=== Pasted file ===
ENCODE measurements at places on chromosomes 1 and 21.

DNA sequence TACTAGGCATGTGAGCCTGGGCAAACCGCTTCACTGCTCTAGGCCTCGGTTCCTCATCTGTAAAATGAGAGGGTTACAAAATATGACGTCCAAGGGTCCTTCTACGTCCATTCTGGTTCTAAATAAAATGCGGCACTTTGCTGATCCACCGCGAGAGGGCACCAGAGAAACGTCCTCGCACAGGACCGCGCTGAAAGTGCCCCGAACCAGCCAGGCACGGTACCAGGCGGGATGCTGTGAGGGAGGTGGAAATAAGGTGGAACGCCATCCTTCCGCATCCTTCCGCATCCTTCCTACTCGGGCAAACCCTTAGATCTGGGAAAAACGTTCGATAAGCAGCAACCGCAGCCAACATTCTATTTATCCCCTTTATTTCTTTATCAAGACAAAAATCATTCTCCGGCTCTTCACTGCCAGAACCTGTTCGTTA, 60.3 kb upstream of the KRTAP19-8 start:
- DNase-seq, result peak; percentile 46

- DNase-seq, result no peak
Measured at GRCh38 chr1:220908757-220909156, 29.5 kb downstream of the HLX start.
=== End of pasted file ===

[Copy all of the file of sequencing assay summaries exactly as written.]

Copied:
ENCODE measurements at places on chromosomes 1 and 21.

DNA sequence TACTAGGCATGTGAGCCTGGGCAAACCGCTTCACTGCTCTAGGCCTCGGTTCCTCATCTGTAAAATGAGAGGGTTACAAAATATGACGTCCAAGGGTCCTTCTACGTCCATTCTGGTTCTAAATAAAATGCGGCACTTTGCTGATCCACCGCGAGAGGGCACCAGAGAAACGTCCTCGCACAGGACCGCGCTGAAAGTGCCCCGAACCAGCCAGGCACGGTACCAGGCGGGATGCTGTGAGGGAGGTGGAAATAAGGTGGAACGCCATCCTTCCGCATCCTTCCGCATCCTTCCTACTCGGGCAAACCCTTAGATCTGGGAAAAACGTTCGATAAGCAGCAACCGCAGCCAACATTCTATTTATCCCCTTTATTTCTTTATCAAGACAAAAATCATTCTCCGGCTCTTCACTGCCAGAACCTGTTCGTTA, 60.3 kb upstream of the KRTAP19-8 start:
- DNase-seq, result peak; percentile 46

- DNase-seq, result no peak
Measured at GRCh38 chr1:220908757-220909156, 29.5 kb downstream of the HLX start.